Medicaid QMB (Qualified Medicare Beneficiary) Cost Assistance

The QMB (Qualified Medicare Beneficiary) program covers out-of-pocket costs for those enrolled in both Medicare and Medicaid. Learn more about Medicaid QMB eligibility and enrollment.

QMB stands for “Qualified Medicare Beneficiary” and is a cost assistance program designed to help individuals who are eligible for both Medicare and Medicaid, a circumstance that is known as “dual eligibility.”

The QMB program helps pay for the full cost of Medicare Part A and Part B premiums along with complete coverage of deductibles, copayments and coinsurance. QMB offers the most comprehensive coverage of the programs available to dual-eligible beneficiaries.

QMB enrollees face no out-of-pocket costs for care that is covered by Medicare Part A or Part B that is administered at a Medicare-approved facility by an approved provider. States do have the right to impose their own laws related to QMB that may override federal regulations, but any costs to the beneficiary would be minimal.

How does Medicaid QMB work?

In addition to covering Medicare premiums for eligible QMB recipients, one of the benefits of the QMB program is having protection from improper billing. Improper billing refers to when health care providers inappropriately bill a beneficiary for deductibles, copayments or coinsurance.

Federal law prohibits providers from billing beneficiaries enrolled in the QMB program for any such costs. This law even pertains to non-participating providers, who are allowed to charge other Medicare beneficiaries more for care. 

QMB beneficiaries who are enrolled in Medicare Advantage plans are also protected from any cost-sharing requirements when receiving covered care from in-network providers. 

The QMB improper billing protection even extends to health care providers who do not accept Medicaid. That means QMB members may receive care from a provider who does not accept Medicaid and still receive protection from deductibles, copayments and coinsurance. 

Providers who do not adhere to QMB improper payment protection guidelines may be subject to penalties. 

Who is eligible for QMB?

You must be eligible for both Medicare and Medicaid to be eligible for QMB benefits. While Medicare’s eligibility requirements are federally mandated, each state may set its own qualifying restrictions for Medicaid.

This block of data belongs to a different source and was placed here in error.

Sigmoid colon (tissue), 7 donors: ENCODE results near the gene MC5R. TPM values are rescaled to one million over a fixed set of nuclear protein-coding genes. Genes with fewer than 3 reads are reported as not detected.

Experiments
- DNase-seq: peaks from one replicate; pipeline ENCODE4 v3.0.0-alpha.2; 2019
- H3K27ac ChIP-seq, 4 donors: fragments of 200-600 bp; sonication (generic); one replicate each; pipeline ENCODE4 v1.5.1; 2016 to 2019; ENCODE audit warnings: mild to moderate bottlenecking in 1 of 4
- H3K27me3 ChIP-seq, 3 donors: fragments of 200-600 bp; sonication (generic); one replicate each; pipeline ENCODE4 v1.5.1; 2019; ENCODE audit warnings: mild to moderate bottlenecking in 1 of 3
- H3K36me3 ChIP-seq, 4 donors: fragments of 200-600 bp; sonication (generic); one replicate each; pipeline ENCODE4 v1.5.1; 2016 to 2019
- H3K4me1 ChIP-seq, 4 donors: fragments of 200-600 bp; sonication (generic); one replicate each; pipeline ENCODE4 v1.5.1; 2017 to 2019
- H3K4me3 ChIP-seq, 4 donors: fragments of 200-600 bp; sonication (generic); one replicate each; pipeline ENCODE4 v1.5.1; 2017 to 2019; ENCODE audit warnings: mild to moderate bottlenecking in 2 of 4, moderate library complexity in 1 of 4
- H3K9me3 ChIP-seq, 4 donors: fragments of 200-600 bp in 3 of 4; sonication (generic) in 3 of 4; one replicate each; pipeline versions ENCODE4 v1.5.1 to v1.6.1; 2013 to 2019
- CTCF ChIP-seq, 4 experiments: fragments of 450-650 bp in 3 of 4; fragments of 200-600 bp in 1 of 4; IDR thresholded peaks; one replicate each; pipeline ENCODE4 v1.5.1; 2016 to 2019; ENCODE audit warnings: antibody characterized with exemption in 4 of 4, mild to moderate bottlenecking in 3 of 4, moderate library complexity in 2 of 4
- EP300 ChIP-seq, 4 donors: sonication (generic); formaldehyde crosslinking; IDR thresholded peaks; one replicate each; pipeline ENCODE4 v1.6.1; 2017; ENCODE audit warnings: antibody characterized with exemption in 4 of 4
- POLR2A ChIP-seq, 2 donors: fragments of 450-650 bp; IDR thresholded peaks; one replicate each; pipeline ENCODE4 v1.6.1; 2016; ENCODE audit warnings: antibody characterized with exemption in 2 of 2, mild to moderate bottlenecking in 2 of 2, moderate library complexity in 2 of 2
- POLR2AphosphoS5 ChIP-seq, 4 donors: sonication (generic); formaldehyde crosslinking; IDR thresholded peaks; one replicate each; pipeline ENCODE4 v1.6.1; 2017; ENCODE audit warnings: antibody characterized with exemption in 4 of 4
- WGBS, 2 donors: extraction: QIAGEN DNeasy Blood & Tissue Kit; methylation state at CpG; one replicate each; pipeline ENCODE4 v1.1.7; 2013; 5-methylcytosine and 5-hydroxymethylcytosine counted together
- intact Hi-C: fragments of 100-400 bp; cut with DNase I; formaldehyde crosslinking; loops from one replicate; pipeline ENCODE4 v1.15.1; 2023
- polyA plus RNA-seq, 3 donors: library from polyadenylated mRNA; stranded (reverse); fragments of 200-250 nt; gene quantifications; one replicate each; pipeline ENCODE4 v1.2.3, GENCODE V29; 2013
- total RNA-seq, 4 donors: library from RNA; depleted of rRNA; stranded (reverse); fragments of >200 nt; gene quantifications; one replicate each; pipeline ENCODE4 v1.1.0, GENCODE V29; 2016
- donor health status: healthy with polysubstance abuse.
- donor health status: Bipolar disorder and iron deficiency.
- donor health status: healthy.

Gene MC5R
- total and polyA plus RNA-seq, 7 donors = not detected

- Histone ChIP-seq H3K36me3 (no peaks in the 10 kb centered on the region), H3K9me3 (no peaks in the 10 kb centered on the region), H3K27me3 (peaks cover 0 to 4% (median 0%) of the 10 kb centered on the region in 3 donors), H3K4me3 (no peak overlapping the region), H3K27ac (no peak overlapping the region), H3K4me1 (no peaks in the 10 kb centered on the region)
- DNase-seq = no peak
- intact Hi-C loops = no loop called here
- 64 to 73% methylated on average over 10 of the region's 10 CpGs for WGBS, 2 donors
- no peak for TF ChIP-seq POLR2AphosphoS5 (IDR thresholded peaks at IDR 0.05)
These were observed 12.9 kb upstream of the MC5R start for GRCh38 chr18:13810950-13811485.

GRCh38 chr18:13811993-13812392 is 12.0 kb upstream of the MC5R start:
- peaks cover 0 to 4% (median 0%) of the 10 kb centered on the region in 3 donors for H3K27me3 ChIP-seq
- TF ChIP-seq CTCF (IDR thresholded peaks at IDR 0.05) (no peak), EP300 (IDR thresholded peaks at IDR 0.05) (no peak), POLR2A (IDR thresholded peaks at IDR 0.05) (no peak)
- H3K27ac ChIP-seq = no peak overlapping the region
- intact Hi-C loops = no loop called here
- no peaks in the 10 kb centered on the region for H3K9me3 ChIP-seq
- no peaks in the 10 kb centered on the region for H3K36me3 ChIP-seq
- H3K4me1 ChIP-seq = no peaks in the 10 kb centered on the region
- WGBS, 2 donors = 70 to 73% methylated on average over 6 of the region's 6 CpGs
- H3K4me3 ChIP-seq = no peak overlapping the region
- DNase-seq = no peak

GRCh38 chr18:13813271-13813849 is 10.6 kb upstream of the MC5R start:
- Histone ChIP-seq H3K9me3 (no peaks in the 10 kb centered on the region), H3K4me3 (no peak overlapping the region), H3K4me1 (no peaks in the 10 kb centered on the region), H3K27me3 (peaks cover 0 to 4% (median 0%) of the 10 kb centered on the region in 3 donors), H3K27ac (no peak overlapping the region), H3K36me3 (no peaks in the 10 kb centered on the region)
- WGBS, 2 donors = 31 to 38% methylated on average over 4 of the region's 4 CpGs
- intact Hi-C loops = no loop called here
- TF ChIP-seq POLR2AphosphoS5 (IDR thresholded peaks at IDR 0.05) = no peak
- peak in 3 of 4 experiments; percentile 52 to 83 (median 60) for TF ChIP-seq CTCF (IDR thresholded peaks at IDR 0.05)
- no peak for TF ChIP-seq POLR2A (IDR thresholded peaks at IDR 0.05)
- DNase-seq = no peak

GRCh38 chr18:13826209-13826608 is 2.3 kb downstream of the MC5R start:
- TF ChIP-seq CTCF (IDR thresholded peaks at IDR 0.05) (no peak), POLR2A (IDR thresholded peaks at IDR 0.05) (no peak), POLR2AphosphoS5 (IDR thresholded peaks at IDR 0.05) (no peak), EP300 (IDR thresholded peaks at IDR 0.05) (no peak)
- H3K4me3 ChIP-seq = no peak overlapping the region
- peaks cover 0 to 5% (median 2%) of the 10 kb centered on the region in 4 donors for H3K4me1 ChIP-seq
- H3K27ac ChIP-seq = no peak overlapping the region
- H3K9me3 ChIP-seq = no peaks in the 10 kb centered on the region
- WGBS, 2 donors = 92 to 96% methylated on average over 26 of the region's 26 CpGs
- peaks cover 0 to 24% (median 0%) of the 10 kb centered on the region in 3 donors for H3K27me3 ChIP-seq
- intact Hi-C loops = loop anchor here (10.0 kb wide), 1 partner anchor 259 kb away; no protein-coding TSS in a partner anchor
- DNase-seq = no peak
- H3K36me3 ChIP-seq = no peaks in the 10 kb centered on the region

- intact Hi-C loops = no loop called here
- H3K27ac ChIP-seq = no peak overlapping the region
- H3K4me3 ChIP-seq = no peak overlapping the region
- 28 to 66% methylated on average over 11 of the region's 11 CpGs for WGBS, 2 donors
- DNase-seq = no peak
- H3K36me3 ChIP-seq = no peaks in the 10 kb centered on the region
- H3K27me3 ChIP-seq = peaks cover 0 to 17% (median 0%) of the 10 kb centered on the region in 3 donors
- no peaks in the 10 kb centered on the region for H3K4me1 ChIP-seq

You must also meet the QMB income and resource limits in 2022:

  • The individual monthly income limit is $1,094
  • Married couples may have a monthly income of no more than $1,472
  • The value of an individual’s combined resources are capped at $7,970
  • Married couples may have combined resources of up to $11,960

To apply for the QMB program, contact your state Medicaid program. Please not that if your income or financial resources are close to the totals listed above, you should still apply, as you may potentially be eligible.

What are other Medicare and Medicaid assistance programs?

QMB is not the only program available to dual-eligible beneficiaries. Others include:

  • The Specified Low-Income Medicare Beneficiary (SLMB) program covers Medicare Part B premiums.

  • The Qualified Disabled Working Individual (QDWI) program allows individuals who lost Medicare Part A benefits after returning to work can buy back these benefits under this program.

Dual-eligible beneficiaries may also enroll in a Dual-eligible Special Needs Plan (D-SNP). This is a particular type of Medicare Advantage plan with a benefits package that is tailored to the needs of those with the limited income and resources common among Medicaid recipients. 

Special Needs Plans are sold by private insurance companies, so contact a licensed insurance agent for additional information. You can also compare plans online to see if there are Medicare SNPs available where you live.

Find Medicare Special Needs Plans in your area.

Speak with a licensed insurance agent



About the author

Christian Worstell is a licensed insurance agent and a Senior Staff Writer for MedicareAdvantage.com. He is passionate about helping people navigate the complexities of Medicare and understand their coverage options.

His work has been featured in outlets such as Vox, MSN, and The Washington Post, and he is a frequent contributor to health care and finance blogs.

Christian is a graduate of Shippensburg University with a bachelor’s degree in journalism. He currently lives in Raleigh, NC.

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